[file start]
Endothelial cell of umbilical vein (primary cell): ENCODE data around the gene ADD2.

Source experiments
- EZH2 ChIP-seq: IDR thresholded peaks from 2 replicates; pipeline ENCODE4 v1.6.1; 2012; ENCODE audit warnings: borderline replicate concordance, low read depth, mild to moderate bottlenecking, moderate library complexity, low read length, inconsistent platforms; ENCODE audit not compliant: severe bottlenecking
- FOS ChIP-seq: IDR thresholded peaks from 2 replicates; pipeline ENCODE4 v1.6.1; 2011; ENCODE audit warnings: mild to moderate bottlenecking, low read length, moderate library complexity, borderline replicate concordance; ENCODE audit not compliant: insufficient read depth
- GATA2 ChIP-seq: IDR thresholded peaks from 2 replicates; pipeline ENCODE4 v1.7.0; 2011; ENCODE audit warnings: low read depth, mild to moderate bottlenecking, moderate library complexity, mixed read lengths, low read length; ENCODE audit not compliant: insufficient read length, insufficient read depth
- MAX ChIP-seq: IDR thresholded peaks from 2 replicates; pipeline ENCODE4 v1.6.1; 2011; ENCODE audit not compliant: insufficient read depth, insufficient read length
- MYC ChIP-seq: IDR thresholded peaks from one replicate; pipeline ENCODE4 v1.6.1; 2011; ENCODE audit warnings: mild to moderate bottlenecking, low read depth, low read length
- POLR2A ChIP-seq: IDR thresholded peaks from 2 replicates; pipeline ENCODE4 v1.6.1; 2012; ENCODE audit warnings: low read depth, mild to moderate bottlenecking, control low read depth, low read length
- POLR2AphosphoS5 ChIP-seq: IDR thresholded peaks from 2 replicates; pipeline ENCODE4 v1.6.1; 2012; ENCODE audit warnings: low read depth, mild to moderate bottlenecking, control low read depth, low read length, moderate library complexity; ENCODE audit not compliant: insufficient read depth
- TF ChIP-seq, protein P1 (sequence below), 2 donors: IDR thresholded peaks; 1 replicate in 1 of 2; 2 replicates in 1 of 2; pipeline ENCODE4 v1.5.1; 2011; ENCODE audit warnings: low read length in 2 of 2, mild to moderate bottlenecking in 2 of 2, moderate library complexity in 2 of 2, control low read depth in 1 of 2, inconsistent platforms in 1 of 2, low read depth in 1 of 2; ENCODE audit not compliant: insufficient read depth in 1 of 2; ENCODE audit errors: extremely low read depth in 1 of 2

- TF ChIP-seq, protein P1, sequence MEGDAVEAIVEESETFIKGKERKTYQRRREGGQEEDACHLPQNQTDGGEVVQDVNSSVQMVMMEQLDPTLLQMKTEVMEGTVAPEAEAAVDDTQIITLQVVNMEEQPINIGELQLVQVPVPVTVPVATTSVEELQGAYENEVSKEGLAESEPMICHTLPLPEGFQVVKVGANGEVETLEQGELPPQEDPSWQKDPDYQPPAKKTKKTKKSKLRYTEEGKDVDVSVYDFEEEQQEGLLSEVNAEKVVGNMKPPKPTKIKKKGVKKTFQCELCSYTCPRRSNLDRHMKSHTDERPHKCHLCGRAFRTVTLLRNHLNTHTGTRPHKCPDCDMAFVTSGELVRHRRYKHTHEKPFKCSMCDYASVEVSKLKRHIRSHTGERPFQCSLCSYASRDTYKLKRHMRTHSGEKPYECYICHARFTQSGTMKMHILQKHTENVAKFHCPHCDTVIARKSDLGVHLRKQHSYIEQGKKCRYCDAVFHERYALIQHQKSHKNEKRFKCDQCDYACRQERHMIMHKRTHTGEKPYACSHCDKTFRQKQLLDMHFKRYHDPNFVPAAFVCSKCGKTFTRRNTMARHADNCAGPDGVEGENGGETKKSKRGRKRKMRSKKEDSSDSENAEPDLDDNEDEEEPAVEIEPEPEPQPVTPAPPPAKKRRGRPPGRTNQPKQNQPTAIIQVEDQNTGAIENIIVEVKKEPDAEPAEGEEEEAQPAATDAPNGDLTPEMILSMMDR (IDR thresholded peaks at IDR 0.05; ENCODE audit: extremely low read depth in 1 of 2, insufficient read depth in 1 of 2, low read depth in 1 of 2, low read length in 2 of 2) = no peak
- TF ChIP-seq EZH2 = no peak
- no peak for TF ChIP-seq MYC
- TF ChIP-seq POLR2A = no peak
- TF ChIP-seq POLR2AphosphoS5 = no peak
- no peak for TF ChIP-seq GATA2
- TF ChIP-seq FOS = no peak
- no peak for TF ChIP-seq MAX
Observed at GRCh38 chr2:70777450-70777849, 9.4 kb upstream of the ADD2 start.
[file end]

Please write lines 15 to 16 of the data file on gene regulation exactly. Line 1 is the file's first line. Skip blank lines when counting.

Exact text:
- TF ChIP-seq POLR2AphosphoS5 = no peak
- no peak for TF ChIP-seq GATA2